This Year’s Flu Vaccine Is a ‘Major Mismatch,’ Researcher Says
The flu vaccines don’t offer the same level of protection as we’d like against the most widely circulating strain of influenza according to a new study says however, the vaccines can still keep people from suffering severe illness who are infected.
The vaccines were designed long in advance to fight the flu strains expected to dominate the United States during the 2021-22 flu season H3N2, H1N1, and two strains of influenza B.
H3N2, the main strain, has mutated in a manner that means the flu vaccines don’t match up against it very well, Scott Hensley, PhD, a professor of microbiology at the University of Pennsylvania who led the study, told CNN.
He added, “From our lab-based research, it looks like there is a significant difference.”
This mismatch could have contributed to the spread of the flu on college campuses.
An outbreak at the University of Michigan affected more than 700 people, with around 26 percent of those who were found positive for the virus had been vaccine-vaccinated against the flu according to CNN.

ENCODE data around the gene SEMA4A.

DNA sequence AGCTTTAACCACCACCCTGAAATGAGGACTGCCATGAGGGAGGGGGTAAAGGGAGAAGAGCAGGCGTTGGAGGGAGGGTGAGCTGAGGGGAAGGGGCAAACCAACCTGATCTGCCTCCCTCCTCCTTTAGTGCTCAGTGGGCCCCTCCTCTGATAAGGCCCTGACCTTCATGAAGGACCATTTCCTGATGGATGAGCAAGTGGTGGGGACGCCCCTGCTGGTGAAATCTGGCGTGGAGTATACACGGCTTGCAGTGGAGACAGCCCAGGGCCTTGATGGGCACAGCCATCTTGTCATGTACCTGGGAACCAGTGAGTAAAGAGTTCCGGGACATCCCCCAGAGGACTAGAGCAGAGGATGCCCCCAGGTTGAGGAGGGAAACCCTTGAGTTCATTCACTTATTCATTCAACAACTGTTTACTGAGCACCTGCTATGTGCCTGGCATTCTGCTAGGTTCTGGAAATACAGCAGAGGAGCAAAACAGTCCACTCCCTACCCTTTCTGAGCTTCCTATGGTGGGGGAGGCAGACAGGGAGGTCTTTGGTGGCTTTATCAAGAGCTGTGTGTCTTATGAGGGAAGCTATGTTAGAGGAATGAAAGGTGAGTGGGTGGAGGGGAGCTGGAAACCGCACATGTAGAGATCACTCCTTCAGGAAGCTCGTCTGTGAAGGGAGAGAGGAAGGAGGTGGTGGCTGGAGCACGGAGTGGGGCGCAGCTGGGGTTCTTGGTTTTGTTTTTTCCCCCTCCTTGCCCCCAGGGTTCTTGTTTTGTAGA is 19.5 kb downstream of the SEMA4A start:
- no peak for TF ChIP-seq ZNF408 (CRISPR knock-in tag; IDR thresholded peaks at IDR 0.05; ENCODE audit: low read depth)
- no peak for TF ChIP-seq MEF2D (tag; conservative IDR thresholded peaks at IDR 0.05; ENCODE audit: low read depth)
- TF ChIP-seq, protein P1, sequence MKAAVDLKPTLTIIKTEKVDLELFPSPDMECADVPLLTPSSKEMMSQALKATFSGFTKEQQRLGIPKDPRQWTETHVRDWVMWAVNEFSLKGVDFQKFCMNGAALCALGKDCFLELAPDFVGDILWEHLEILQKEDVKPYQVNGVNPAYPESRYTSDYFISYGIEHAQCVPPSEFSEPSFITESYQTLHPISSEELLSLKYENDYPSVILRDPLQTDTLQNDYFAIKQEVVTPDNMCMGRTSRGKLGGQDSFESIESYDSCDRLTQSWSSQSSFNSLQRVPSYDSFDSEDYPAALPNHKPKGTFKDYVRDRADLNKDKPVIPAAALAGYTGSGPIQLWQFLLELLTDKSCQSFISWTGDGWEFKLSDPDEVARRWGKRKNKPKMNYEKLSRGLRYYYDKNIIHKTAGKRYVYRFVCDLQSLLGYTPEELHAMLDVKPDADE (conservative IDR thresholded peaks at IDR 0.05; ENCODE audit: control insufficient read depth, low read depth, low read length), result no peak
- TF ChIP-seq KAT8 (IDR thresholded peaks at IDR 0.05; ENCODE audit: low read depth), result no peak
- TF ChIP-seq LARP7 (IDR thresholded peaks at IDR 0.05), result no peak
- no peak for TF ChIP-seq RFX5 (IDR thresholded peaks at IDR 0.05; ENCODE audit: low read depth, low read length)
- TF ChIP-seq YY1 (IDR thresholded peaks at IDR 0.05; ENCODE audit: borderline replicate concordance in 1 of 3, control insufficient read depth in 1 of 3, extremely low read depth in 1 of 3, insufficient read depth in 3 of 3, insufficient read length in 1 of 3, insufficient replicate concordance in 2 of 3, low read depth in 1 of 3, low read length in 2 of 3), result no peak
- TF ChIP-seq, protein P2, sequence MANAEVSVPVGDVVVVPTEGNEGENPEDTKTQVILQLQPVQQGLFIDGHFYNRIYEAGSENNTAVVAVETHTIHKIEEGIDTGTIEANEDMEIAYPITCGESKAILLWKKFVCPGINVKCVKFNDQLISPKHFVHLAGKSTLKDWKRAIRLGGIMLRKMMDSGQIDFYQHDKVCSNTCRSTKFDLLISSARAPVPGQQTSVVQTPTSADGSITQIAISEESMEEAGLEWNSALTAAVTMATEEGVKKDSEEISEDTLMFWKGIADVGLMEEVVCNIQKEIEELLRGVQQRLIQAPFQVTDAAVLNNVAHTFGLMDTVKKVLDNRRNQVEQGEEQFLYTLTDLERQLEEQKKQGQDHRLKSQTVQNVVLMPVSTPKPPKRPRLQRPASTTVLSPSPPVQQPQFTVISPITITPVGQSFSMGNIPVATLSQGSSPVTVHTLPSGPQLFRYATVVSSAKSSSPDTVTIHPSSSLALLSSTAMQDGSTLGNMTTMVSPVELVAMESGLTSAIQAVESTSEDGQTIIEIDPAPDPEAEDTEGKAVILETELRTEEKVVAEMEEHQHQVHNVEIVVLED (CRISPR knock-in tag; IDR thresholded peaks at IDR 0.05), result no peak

Though vaccines may not stop H3N2, it appears like they’ll prevent serious infection from this strain, researchers said.
“Studies have demonstrated that seasonal influenza vaccines have a tendency to prevent deaths and hospitalizations, even in years where there are large antigenic mismatch,” they wrote on medRxiv an online site that publishes reports that are yet to be peer-reviewed.
The news about H3N2 is concerning because the U.S. experienced an easy flu season in 2020-21. This was apparently due to COVID safety measures that reduced the spread of the flu virus.
Researchers wrote that “population immunity to influenza viruses is probably low because these viruses haven’t circulated widely during COVID-19 pandemic.” “Global influenza virus transmission has been reduced by mask wearing and social distancing as well as less international travel,” the researchers concluded.
“Once COVID-19-related restrictions are eased or lifted it is possible that influenza viruses will spread widely due to lack of immunity to infection in the population in the last two years.”
In the season of 2019-20 more than 22,000 people in the U.S. died from the flu. Last year, the number of deaths dropped to around 700 for the 2020-21 season.
Researchers are now considering whether the U.S. will go through another easy flu season or if it will experience a “twindemic,” with people getting sick from the flu and COVID.
medRxiv. “Antigenic and viral properties of the H3N2 variant that will likely dominate 2021-2022 Northern Hemisphere flu season.”
CNN. “Flu vaccines don’t match with the predominant strain of the flu virus that circulates Researchers find.”
Content Source: https://www.medscape.com/viewarticle/965073?src=rss